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I'm opening a tab delimited file and for each line, I'm splitting elements into a list. I can access the first element in the list list[0], but trying to access subsequent elements isn't working.

Code to return first element on each line.. This works as expected

with open(fileX) as GFF_in:

   for line in GFF_in:

       list = line.split('\t')

print list[0]

but trying to access any of the other 6 elements with;

>>>print list[1] #2nd element

>>>print list[4] #5th element

throws the error "IndexError: list index out of range"

This is such super basic code... I cannot fathom why this isn't working!!? It's no different to manually assigning items to a list and printing them, ie;

>>> food = 'bread', 'chicken', 'the_other_white_meat'

>>> print food[2]

>>> the_other_white_meat

When I print the first element, it is definitely the first item on each line and if I print the whole list, all the elements are there for each line... Can anyone point out where I'm going wrong as I've been stuck on this for ages :/



share|improve this question
The error clearly suggests that there are not enough items in list. – Ashwini Chaudhary Jun 7 '13 at 5:29
Can you show us the list output, as you claim that it contains all elements. – rajpy Jun 7 '13 at 5:36
Start by not shadowing the builtin list with your variable – John La Rooy Jun 7 '13 at 5:42
Ok, first apology is for the confusion.. I intended to clean up the code so it would be more obvious and using 'list' wasn't a great idea :/ Second apology.. I have realised what the snafu was. The file I'm parsing has a single entry header. Gah.. I need coffee.. Thanks for taking the time to answer nonetheless. – user1995839 Jun 7 '13 at 6:22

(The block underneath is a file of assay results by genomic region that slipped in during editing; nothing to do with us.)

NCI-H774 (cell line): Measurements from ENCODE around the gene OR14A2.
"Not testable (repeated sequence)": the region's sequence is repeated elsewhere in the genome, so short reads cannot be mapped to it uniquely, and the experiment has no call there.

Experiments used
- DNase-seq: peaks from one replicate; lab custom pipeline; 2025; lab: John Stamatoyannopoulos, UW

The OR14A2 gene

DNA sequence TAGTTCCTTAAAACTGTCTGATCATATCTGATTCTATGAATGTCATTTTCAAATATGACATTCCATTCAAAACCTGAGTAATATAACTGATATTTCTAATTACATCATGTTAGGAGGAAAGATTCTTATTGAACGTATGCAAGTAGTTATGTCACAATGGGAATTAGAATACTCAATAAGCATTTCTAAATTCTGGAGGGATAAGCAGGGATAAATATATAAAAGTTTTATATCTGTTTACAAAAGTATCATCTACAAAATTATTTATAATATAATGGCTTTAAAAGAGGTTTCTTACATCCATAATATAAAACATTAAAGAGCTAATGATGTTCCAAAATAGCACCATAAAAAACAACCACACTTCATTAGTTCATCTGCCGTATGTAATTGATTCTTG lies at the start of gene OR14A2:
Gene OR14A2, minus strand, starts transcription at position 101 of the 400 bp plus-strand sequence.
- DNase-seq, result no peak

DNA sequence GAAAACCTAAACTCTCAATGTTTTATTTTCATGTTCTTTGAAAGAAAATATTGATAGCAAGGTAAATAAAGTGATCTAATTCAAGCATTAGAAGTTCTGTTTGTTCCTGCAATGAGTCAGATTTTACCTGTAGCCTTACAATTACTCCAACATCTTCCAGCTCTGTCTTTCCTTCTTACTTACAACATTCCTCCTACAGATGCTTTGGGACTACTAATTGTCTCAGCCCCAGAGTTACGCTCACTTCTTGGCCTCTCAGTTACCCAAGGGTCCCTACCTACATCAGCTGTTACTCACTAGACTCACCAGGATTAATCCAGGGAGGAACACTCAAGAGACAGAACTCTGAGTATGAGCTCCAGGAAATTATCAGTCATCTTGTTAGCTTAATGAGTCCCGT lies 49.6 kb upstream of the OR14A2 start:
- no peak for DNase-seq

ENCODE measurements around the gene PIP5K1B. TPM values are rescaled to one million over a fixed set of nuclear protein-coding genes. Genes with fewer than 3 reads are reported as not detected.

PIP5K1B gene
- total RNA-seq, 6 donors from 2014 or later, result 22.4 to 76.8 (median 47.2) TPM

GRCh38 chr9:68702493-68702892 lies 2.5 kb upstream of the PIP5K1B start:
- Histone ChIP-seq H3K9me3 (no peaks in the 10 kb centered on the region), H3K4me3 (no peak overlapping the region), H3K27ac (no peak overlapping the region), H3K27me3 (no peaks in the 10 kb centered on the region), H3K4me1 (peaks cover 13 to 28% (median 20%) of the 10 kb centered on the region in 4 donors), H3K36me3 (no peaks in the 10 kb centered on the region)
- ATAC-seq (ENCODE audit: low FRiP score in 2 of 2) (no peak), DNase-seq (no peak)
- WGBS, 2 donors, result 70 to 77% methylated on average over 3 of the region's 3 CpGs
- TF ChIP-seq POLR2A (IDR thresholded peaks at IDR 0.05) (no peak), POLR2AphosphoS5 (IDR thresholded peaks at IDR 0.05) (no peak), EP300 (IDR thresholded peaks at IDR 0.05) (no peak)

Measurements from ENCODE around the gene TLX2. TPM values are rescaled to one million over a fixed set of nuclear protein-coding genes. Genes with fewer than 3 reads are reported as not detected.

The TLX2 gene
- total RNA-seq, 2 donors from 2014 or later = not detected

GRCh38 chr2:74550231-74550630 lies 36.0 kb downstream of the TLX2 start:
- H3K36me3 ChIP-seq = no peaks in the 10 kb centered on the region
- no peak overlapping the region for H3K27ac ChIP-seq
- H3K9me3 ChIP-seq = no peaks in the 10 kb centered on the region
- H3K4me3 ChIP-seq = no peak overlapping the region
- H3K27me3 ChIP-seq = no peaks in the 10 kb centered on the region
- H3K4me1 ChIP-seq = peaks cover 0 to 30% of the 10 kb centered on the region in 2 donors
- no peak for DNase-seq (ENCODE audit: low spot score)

up vote 2 down vote accepted

The usual reason is that the file ends with an empty line. It's easy to defend against this

for line in GFF_in:
    if not line:  # ignore empty lines
    list_without_meaningful_name = line.split('\t')


for line in GFF_in:
    if not line:  # ignore empty lines
    list_without_meaningful_name = line.split('\t')
    if len(list_without_meaningful_name) < 6:
        # uh oh
share|improve this answer
Thanks for your example gnibbler – user1995839 Jun 7 '13 at 6:23

Perhaps you wanted to do something like this:

>>> food = 'bread', 'chicken', 'the_other_white_meat'
>>> lis = [y for x in food for y in x.split('_')]
>>> lis
['bread', 'chicken', 'the', 'other', 'white', 'meat']
>>> lis[1]
>>> lis[5]
share|improve this answer

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